Bitcoin has achieved $50,000 amid bullish news, institutional adoption and major companies like MicroStrategy adding to their BTC allocations.
BTC price breaks historical record
Data from Cointelegraph Markets and TradingView showed BTC/USD climb over 5% in hours on Tuesday days after BNY Mellon confirmed that it would store crypto for asset management clients and rumors also swirled around Morgan Stanley.
The move put Bitcoin on course to hit the psychologically significant $50,000 mark once again after several days of sideways movement as a tussle between whales emerged.
Bulls had initially taken control of BTC after Tesla’s $1.5 billion Bitcoin buy-in, which it revealed on Feb. 8. At the same time, the European Central Bank was among the naysayers, claiming that central banks as a whole would not interact with Bitcoin in the future.
More headaches for bears
In an update, analysts at derivatives platform Deribit noted that the BNY Mellon news had already managed to reshape investor perspectives.
“While BTC pulled back 10% from ATH, Feb Implied Vol pruned, suggesting gamma impacted players flat-long post-Tesla news,” they stated.
“Options volumes exploded in Asian hours: Calls unwound, buyers near-OTM Puts x3k, bearish bias as BTC46k.”
Sellers were lined up between $49,500 and $50,000, according to order book data from major exchange Binance, with increasing support at $46,500.
In analysis this week, Cointelegraph Markets’ Michaël van de Poppe highlighted other factors contributing to the bull case for Bitcoin in the short term.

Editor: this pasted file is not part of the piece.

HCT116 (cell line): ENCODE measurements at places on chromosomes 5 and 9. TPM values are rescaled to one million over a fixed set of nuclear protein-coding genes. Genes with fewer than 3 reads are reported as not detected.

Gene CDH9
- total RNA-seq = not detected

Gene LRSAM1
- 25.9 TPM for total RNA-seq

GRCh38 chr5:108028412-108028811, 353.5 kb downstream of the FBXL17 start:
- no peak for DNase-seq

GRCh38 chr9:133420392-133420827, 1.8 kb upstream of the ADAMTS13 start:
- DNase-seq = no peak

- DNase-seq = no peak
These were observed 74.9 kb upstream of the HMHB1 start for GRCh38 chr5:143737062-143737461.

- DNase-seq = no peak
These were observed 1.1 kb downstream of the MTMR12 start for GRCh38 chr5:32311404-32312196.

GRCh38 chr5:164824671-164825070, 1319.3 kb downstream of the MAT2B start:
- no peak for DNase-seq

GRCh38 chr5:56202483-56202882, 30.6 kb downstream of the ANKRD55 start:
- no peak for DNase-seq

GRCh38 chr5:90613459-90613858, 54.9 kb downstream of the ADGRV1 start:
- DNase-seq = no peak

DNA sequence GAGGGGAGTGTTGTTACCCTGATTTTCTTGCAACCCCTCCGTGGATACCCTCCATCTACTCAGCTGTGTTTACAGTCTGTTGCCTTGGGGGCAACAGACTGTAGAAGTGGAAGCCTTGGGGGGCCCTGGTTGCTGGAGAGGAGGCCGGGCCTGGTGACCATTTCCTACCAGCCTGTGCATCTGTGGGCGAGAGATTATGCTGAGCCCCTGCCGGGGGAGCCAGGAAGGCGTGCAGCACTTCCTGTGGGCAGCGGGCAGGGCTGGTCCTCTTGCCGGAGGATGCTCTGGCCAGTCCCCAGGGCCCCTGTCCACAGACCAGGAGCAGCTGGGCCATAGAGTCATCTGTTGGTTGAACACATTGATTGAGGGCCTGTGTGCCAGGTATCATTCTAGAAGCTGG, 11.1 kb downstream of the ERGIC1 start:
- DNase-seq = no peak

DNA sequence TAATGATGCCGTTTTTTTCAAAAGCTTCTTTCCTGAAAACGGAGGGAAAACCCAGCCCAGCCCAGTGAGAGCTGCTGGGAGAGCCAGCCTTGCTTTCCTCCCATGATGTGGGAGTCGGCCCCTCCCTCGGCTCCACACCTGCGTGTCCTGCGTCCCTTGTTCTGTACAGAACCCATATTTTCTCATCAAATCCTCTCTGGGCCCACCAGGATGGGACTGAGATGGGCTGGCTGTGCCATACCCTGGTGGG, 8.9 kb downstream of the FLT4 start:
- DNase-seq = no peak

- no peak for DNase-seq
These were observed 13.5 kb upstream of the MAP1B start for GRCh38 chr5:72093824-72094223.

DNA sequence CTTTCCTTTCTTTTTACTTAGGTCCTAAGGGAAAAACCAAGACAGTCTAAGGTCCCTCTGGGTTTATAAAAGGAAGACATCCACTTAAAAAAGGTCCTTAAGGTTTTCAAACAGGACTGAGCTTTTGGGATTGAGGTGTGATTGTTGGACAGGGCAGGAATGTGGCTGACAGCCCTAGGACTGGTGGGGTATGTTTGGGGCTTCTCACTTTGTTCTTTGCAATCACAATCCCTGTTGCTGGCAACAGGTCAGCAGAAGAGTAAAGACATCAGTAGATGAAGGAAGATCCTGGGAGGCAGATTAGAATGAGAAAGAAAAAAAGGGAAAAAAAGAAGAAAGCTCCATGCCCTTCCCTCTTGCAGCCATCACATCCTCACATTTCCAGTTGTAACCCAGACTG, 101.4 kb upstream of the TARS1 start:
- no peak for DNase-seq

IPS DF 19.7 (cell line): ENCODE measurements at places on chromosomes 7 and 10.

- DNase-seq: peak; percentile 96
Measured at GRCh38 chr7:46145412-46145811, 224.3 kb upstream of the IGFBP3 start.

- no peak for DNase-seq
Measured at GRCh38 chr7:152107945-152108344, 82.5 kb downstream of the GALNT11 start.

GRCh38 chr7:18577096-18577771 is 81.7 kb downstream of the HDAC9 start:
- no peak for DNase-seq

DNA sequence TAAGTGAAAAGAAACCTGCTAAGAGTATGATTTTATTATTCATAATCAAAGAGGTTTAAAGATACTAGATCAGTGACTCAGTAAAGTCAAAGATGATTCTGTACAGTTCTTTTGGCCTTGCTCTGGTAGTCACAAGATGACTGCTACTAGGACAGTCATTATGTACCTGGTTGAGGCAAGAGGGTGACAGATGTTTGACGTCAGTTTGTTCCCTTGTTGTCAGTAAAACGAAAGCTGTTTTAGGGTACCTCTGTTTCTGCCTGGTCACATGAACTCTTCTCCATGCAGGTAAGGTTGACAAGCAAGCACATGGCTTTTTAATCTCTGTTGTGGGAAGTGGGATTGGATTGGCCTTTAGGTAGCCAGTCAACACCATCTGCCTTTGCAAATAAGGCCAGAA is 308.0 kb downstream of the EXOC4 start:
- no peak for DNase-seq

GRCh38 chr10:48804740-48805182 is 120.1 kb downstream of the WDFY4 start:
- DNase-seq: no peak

An inevitable achievement
Bitcoin had shown signs that its overall momentum would not be halted throughout this month.
With Tesla and then Mastercard as catalysts, market participants were already convinced of the strength of its current bull run. Last week, Cointelegraph Markets contributor Filbfilb gave a short-term target of $63,000 for BTC/USD, being checked by a possible consolidation at around $52,000.
Tesla’s buy and Mastercard’s acceptance announcement were made public days after MicroStrategy’s dedicated “Bitcoin for Corporations” summit attracted an audience of around 8,000 executives. While Tesla made arrangements months prior, the implications of the event were clear — companies wanted and planned to add Bitcoin to their balance sheets.
Even formerly skeptical mainstream commentators were more and more in favor of Bitcoin outperforming cash as a treasury asset in the long term.
“I think it’s almost irresponsible not to include it — every treasurer should be going to boards of directors and saying, ‘Should we put a small portion of our cash in Bitcoin?’” CNBC host Jim Cramer said last week.
Simon Peters, a crypto-asset analyst at multiasset investment platform eToro, told Cointelegraph that he forecasts Bitcoin hitting $70,000 in 2021.
“While we may see short-term upside in the price of Bitcoin and other cryptoassets as a result of this, Mastercard’s announcement — coming so soon after Tesla’s own comments earlier this week — has real long-term implications for Bitcoin and its peers,” he said.
“Bitcoin and its peers are, quite simply, going to be part of the mainstream financial universe sooner rather than later. I expect demand to surge and see Bitcoin prices hitting at least $70,000 by the end of this year.”